My answer to the question of whether rankings matter is a decided “yes.”  Put directly, rankings reflect (and create) prestige – a reputation based on achievement and success – and achievement and success matter to students, their families, our alumni and prospective employers.  The rankings are especially important for students and their families who are not familiar with the university.  Colleges and universities are complex, hard-to-understand places, and attending a college or university requires a very significant investment of time and money.  The rankings try to help students and their families understand the investment they are about to make.  No ranking can fully characterize an individual university or quantify the match between the needs of an individual student and the strength of a specific university, but students and their families find the rankings to be a useful starting point.

The question of why we have moved up in various rankings has been analyzed in detail by Business Insider.  Three factors were cited as critical:  our campuswide efforts to support student success that improved our retention and graduation rates, the growth of our research efforts and their overall impact on our academic programs, and the success of our first comprehensive fundraising campaign which has raised over $425 million to date.  Each of these factors has contributed directly to metrics used in rankings and, indirectly, to the overall reputation of our university.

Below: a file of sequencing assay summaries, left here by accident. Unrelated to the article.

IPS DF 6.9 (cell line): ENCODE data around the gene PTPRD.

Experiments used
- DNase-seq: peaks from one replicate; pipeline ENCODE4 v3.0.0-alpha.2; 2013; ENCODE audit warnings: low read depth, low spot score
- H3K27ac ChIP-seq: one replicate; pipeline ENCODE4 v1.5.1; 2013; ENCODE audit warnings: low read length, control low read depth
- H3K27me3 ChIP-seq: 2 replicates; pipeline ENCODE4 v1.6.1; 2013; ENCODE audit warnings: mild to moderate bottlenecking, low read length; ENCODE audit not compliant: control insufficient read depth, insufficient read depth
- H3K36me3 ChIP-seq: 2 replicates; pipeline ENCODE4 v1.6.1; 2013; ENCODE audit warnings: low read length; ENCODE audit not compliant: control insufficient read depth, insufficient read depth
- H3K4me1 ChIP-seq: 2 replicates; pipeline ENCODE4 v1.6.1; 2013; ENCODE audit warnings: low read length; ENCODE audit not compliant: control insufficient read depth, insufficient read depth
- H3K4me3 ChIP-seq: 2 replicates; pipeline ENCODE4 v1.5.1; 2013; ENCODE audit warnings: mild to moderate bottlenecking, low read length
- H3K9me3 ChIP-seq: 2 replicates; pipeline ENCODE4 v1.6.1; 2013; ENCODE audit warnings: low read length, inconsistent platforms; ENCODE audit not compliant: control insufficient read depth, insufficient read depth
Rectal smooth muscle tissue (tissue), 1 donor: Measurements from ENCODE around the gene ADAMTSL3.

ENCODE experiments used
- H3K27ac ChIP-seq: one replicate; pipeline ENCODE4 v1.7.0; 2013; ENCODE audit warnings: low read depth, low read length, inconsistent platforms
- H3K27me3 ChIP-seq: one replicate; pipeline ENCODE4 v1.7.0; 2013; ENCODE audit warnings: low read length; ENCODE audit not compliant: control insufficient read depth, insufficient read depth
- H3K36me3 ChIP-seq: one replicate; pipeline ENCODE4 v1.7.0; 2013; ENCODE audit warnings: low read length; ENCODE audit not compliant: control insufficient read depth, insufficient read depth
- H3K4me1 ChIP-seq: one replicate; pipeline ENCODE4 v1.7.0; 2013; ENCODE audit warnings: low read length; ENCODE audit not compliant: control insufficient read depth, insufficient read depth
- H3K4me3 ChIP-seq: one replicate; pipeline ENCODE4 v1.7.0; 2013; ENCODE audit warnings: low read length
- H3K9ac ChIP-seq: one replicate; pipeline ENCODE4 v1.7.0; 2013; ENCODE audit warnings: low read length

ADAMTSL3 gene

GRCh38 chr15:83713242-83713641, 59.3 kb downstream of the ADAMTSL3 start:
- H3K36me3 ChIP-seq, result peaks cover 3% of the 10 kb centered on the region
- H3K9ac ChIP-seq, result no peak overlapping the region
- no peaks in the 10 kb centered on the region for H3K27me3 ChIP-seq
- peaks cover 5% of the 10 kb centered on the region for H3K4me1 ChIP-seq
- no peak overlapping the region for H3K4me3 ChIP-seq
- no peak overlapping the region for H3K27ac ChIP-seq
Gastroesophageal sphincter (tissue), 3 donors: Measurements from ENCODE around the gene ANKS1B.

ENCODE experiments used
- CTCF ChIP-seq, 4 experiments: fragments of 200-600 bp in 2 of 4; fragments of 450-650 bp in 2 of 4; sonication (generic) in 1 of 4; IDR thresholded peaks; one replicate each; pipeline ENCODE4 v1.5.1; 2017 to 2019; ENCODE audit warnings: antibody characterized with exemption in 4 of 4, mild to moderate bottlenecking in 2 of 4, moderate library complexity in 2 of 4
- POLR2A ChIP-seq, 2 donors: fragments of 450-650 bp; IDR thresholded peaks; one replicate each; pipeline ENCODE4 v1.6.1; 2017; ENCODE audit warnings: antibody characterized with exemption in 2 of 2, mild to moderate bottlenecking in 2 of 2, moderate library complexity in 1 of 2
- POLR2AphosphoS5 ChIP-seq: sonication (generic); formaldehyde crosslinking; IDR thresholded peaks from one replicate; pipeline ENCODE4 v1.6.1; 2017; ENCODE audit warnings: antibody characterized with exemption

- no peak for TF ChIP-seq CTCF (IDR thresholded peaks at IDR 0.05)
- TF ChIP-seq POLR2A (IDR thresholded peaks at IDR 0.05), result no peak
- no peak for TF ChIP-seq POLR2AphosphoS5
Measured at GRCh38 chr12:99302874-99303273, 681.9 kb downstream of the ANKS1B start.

There is, however, more to it.  Underlying each individual factor is something more fundamental – a spirit of innovation that aspires to make our university better and always seems to find a way to do so.  It is this spirit of innovation that underlies our efforts to improve student success, advance research and build our culture of philanthropy.  This same spirit – this can-do attitude – motivates the ambitious initiatives proposed in our recently completed strategic plan “Building on Excellence,” and I am certain that it will propel us forward as we pursue these initiatives and advance our university.